No, I didn’t, because when I woke up I thought that I had already been to the emergency room. I had a very vivid recollection of being in an emergency room talking with them and a girl trying to calm me down and whatnot, because I still had my drag face on, but not the body and the costume, and I remember her trying to calm me down and telling me that it was going to be okay… and I remember hearing other things from other parts of the hospital, so I woke up honestly thinking that I’d already been seen and that I was home and I was panicked that they released me though I might be having a concussion.
Can you give an affirmative statement one way or the other that the car crash did or did not happen?
Yes. After doing my own sleuthing I went to the hospital and got an affirmation that I had not been seen on Sunday like I thought I had, which was horrifying and embarrassing… And so I spent the next few days resting and trying to find out [what happened] from the police and the hospital and everything was turning up into a weird dead end and almost becoming comical to the professionals that I was seeing. I thought I was losing my mind…. A friend of mine who is a therapist came over and told me that I should get a psych evaluation for the whole scenario, so I spent the next few days after that speaking to crisis counselors, and when I was finally seen by a psychiatrist. I talked to them about everything that has been going on, even prior to the accident, because it’s just been kind of a nightmare in my personal life. There have been many deaths and a lot of loss, and the social worker and psychiatrist [said] it sounds more like I had a mild mental break, and it was triggered by slipping in the shower and being slipped something [in my drink].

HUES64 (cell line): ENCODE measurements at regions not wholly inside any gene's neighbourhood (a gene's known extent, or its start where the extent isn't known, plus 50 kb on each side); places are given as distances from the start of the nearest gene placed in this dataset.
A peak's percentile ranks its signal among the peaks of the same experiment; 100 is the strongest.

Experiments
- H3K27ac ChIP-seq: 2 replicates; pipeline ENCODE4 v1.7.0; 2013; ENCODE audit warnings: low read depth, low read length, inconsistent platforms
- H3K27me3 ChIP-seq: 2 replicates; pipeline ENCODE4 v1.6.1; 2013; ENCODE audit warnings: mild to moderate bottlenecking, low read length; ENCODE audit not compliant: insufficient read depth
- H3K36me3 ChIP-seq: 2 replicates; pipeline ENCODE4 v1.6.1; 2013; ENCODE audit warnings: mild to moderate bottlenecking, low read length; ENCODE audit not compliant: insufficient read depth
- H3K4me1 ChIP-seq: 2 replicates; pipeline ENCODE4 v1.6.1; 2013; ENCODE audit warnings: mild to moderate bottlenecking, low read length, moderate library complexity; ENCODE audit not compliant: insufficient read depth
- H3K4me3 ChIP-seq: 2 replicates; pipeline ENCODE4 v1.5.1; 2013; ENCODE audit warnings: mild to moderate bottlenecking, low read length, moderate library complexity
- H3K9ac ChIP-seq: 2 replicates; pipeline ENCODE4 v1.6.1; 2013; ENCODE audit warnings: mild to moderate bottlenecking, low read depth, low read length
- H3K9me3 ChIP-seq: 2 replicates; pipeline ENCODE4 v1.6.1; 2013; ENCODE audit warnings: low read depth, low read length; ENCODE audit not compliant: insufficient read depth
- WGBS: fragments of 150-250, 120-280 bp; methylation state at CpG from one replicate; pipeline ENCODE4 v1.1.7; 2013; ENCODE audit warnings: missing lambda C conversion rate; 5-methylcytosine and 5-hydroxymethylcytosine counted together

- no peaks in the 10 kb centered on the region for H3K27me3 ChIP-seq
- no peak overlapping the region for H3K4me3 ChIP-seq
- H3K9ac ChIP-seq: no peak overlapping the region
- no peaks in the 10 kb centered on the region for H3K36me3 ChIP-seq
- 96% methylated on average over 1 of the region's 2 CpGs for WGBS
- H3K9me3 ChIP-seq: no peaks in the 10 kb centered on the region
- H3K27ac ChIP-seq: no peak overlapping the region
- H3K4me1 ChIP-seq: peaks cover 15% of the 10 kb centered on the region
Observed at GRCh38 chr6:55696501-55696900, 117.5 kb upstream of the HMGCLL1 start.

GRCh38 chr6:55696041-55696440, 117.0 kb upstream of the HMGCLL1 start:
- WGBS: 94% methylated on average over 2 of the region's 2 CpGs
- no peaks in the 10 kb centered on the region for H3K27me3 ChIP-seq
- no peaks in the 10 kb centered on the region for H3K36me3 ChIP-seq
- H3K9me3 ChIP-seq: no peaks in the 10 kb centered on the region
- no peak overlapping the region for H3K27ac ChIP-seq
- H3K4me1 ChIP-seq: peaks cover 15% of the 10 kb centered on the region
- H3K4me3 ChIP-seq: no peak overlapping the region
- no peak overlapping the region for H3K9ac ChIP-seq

Have you ever had that experience before, of being drugged by a stranger?
The only other time was when I was 21, but that was a completely different scenario. I was 100 percent blacked out and woke up at some random man’s house without being harmed at all, so it was a completely different experience. I also… have had these dreams before, but always had the wherewithal to be like, no, that was a dream…
I know you also work at Queer/Bar, and the owner made a statement to The Stranger where he said you’d be taking a break from your gig at the establishment to focus on what’s best for you. What does he mean by that, and is it true that you’ll be taking a break?
I am taking a break. I haven’t had one in a very long time and it’s related to a lot of personal issues and stress, so yes, I am taking a break more or less to get myself back on track.
What do you want to focus on during the break?
After speaking with professionals it’s obvious that I need to be taking antidepressants at the moment, which I haven’t been, because I’d never felt the need to be seen by professionals before, but things have just been piling up and it’s harder to deal with things on my own.
Is there something to be taken away from this experience, not just for you, but for fans of the show who were giving you a lot of grief?